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Villare v. Beebe Medical Center, Inc.

Superior Court of Delaware, New Castle

March 19, 2014

ROBERT C. VILLARE, M.D. and DELAWARE VALLEY PHYSICIANS & SURGEONS, PA, Plaintiffs,
v.
BEEBE MEDICAL CENTER, INC.; CAPE SURGICAL ASSOCIATES, PA; ERIK STANCOFSKI, MD; SOUTHERN DELAWARE SURGERY CENTER, LLC; JAMES SPELLMAN, MD; and JAMES SPELLMAN, MD, LLC, Defendants.

Submitted: December 16, 2013

ORDER

Jan R. Jurden, Judge

AND NOW, TO WIT, this day of March, 2014, the Court having duly considered Defendant Beebe's Motion for Summary Judgment Addressing Plaintiffs' Breach of Contract Claim and Proffered Damages, Plaintiffs' opposition thereto, and oral argument, it is hereby determined that:

1. The facts of this case have been recited in detail in prior opinions.[1] In 1999, Robert Villare, M.D. ("Villare"), was appointed to Beebe Medical Center, Inc.'s ("Beebe") medical staff and given surgical privileges.[2] Villare's surgical privileges had to be renewed biannually, a process known as "credentialing."[3]Around this time, Villare began his own surgical practice, Plaintiff Delaware Valley Physicians & Surgeons, PA ("DVPS"), which relied upon Villare's continued privileges at Beebe.[4]

2. Since his appointment in 1999, Villare completed the credentialing process without incident.[5] For the pertinent period, Villare's privileges were set to expire on July 30, 2005.[6] According to Beebe's Medical Staff Policy on Appointment (the "Appointment Policy" or "Bylaws"), [7] Beebe was to forward Villare a reappointment application five months prior to his current privileges expiration date.[8] Villare alleges Beebe mailed the application to an incorrect address, resulting in his delayed application process.[9] Beebe acknowledged receipt of Villare's application on June 20, 2005.[10] Villare alleges Beebe then made "unprecedented requests" for more information, to which Villare promptly responded.[11] Villare's privileges were not renewed and ultimately expired on November 1, 2005.[12] Although Villare initially demanded an appeal hearing regarding his lost privileges, he voluntarily withdrew the demand.[13] As a result of his lost surgical privileges, Villare closed DVPS.[14]

3. Villare filed this case on October 20, 2008, alleging, among other things, "breach of contract and breach of duty of good faith and fair dealing, "[15]intentional interference with contractual relations, [16] and civil conspiracy.[17]

4. On August 16, 2012, the Court signed a Stipulation and Proposed Order, dismissing all of Villare's claims except Count I, "breach of contract and breach of duty of good faith and fair dealing" against Beebe.[18]

5. On May 21, 2013, the Court granted, in part, Beebe's Motion for Summary Judgment on the Grounds of Res Judicata.[19]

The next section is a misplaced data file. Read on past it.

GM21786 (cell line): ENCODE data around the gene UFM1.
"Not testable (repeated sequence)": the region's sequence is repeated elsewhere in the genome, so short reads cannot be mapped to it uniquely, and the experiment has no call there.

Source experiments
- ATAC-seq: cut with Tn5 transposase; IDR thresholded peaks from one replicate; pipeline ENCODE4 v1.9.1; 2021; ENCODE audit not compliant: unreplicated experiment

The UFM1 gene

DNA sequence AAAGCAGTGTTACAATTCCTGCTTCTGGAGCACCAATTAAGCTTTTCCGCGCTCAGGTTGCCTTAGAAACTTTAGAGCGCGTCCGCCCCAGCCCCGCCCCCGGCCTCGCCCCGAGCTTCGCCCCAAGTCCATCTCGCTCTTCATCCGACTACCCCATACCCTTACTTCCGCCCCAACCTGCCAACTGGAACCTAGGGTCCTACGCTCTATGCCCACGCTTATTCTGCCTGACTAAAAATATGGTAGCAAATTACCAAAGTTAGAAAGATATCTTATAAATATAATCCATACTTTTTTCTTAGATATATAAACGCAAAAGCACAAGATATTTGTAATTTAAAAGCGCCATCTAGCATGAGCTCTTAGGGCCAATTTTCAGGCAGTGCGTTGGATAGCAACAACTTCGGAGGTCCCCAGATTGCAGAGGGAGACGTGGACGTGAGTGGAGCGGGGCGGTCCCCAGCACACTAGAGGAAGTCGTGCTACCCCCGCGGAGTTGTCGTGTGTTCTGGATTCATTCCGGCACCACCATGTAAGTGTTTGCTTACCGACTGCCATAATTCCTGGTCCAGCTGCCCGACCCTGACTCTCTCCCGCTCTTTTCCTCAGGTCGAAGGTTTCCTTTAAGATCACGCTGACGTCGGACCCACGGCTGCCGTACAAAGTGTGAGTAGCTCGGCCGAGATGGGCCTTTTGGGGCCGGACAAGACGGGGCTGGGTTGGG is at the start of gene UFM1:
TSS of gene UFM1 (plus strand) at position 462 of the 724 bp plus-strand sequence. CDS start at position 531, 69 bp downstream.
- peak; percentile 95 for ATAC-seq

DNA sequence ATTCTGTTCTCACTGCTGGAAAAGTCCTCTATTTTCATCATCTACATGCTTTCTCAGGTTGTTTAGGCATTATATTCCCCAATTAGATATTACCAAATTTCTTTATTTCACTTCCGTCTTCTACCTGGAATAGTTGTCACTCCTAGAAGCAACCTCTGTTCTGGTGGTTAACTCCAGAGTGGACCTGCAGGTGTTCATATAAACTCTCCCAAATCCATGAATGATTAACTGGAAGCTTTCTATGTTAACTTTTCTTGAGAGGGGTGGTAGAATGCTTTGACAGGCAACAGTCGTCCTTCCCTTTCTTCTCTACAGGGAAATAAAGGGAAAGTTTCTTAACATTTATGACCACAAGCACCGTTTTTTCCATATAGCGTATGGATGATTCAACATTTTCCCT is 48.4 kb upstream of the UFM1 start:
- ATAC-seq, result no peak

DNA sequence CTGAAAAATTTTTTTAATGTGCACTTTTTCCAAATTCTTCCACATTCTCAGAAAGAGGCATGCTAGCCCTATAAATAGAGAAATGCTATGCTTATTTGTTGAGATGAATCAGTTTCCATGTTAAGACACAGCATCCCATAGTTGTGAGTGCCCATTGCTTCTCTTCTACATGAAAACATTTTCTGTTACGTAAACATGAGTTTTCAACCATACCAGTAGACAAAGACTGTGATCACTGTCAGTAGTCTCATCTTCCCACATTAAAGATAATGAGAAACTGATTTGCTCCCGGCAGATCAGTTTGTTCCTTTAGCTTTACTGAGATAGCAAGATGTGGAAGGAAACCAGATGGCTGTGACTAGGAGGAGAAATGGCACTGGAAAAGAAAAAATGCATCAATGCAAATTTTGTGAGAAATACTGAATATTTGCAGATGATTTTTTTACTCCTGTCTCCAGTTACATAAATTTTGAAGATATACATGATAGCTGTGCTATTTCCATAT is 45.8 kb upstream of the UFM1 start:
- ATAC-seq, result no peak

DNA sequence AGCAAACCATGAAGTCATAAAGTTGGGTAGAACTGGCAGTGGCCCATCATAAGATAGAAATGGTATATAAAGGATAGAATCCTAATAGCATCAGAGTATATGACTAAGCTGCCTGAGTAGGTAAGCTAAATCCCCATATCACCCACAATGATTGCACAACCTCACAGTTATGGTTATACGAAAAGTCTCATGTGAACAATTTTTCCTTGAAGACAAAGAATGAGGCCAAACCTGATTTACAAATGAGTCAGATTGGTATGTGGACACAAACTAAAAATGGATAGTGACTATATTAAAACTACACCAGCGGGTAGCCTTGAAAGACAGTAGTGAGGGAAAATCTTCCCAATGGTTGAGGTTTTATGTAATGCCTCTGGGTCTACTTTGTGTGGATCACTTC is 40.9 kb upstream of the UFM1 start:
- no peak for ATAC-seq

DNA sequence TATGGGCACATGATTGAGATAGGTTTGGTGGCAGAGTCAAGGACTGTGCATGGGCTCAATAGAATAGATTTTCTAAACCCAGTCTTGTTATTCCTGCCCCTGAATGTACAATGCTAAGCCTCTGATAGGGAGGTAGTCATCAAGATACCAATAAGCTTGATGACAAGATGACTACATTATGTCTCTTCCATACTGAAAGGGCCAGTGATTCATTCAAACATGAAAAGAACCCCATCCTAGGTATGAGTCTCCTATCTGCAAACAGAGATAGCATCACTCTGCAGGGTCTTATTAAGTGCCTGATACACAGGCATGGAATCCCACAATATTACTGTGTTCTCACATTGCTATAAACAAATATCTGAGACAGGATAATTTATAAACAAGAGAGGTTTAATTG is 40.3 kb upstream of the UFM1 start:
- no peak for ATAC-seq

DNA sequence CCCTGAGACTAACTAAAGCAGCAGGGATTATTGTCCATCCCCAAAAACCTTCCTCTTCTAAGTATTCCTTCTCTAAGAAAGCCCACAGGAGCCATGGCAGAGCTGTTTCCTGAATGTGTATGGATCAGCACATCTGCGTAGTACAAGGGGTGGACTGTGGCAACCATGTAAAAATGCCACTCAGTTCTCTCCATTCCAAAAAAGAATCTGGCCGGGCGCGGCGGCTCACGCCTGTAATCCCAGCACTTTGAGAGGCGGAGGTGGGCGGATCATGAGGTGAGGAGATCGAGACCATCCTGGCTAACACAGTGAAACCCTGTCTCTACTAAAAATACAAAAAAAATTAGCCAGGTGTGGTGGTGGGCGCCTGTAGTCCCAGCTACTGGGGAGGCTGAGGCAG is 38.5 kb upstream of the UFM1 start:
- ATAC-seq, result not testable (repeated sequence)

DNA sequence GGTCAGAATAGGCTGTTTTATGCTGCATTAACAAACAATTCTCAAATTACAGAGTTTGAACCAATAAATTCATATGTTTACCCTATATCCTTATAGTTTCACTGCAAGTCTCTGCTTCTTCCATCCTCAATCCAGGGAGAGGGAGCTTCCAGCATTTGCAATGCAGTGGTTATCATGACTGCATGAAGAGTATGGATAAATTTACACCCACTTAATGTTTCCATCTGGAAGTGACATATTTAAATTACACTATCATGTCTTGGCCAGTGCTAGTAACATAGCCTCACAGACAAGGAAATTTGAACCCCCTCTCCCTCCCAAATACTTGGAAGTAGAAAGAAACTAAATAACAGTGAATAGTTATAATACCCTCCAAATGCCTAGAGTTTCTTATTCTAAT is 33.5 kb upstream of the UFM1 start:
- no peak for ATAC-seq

6. On December 16, 2013, the Court held oral argument on the instant motion, Beebe's Motion for Summary Judgment as to Breach of Contract and Proffered Damages.

7. Beebe moves for summary judgment on the basis that there is no enforceable contract between the parties and, even if there were, Villare cannot prove damages.[20] Beebe asserts that the plain and unambiguous language of the Appointment Policy explicitly disclaims any right to reappointment:

Appointment to the Medical Staff is a privilege and not a right. No individual shall be entitled to appointment to the Medical Staff or to exercise particular clinical privileges in the Hospital merely by virtue of the fact that such individual: […] 3. Has had in the past, or currently has, Medical Staff appointment or privileges at this or any Hospital or health care facility [….][21]

Beebe further asserts that when the credentialing committee requires additional information to consider an application, the applicant bears the burden of supplying the information or risks relinquishment of privileges:

If at any time an Appointee fails to provide required information pursuant to a formal request by [the credentialing committees], the Appointee's clinical privileges shall be deemed to be voluntarily relinquished until the required information is provided to the satisfaction of the requesting party.[22]

8. Beebe further argues that Villare cannot articulate a sufficient basis for his alleged breach of contract damages.[23] First, Beebe points out that Villare voluntarily withdrew his expert witness and an expert is required to prove lost profits.[24] Second, Beebe argues that Villare's damage disclosure sets forth the incorrect damages model of gross revenue rather ...


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